Democracy and the Foreigner by Bonnie Honig

By Bonnie Honig

What should still we do approximately foreigners? may still we strive to cause them to extra like us or retain them at bay to guard our democracy, our tradition, our overall healthiness? This hassle underlies age-old debates approximately immigration, citizenship, and nationwide identification which are strikingly appropriate at the present time. In Democracy and the Foreigner, Bonnie Honig reverses the query: What difficulties may perhaps foreigners remedy for us? Hers isn't really a traditional procedure. rather than lauding the achievements of person foreigners, she probes a miles greater issue--the symbolic politics of foreignness. In doing so she indicates not just how our debates over foreignness support shore up our nationwide or democratic identities, yet how anxieties endemic to liberal democracy themselves animate ambivalence towards foreignness.

Central to Honig's arguments are tales that includes ''foreign-founders,'' during which the origins or revitalization of a humans rely on a foreigner's strength, advantage, perception, or legislations. From such renowned video clips because the Wizard of oz., Shane, and Strictly Ballroom to the biblical tales of Moses and Ruth to the parable of an immigrant the US, from Rousseau to Freud, foreignness is represented not only as a risk yet as a complement for groups periodically requiring renewal. Why? Why do humans inform tales within which their societies are depending on strangers?

One of Honig's such a lot magnificent conclusions is that an appreciation of the position of foreigners in (re)founding peoples works neither completely as a worldly nor a nationalist source. for instance, in the USA, nationalists see one archetypal foreign-founder--the naturalized immigrant--as reconfirming the attract of deeply held American values, while to cosmopolitans this immigrant represents the deeply transnational personality of yankee democracy. students and scholars of political idea, and all these considering the dilemmas democracy faces in accommodating distinction, will locate this publication wealthy with beneficial and stimulating insights.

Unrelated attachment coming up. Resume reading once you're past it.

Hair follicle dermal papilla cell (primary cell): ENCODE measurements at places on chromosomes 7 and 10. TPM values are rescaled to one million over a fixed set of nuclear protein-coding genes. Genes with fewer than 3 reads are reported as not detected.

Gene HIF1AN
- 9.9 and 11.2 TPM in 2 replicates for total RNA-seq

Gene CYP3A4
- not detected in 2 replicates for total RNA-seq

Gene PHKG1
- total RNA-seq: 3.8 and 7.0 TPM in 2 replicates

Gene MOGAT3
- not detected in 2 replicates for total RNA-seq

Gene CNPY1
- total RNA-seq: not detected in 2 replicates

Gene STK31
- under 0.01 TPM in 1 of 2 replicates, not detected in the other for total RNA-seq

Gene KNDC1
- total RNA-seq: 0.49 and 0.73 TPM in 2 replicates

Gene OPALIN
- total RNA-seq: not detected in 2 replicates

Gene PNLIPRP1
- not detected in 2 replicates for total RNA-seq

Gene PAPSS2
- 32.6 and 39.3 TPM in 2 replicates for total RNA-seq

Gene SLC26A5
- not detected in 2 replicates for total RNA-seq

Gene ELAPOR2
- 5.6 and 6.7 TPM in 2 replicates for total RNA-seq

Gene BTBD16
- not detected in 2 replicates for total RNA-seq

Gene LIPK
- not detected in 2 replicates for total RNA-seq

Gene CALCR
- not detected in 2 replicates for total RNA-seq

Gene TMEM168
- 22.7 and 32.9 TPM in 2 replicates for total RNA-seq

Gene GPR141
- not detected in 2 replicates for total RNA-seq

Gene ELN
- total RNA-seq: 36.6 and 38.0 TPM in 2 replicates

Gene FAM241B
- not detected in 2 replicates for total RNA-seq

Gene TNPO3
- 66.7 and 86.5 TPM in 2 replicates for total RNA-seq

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Rousseau’s text is performative in character. What if, rather than argue for the legitimation Rousseau seeks, Rousseau’s text tries to bring that legitimacy into being with an origin story? 59 The price of that exorcism is high: the introduction of the lawThe Foreigner as Founder 37 giver-scapegoat and the erasure of the people’s miraculously successful willing of the General Will. Perhaps the greatest virtue of this reading is that the foreignness of Rousseau’s lawgiver suddenly makes sense.

That Rousseau, a xenophobic theorist of self-identity, should himself rely on the figure of the foreign-founder shows just how inescapable and thoroughgoing is this sense of the law’s alien character, even in a particularly well-ordered regime, which is what Rousseau thought he was theorizing in the Social Contract. Indeed, Rousseau knew this: noting that the task of the legislator is to “change human nature,” Rousseau says that in order to do this the legislator must “deny man his own forces in order to give him forces that are alien [in another translation, the term—“e´trange`res” in the original—is rendered “foreign”] to him and that he cannot make use of without the help of others” (Book II, Chapter 7; emphasis added).

Out to discredit “ascriptive mythologies that can easily become demonologies,” Smith produces an argument that is itself demonological in structure. The many violent crimes and injustices that mark American national history are not essential to its character as a partly liberal democratic regime. Those violences come from elsewhere, from other parts of the American polity. Ascriptive ideologies distinct from liberalism are responsible for the nativist, sexist, and racist citizenship laws and arguments catalogued by Smith.

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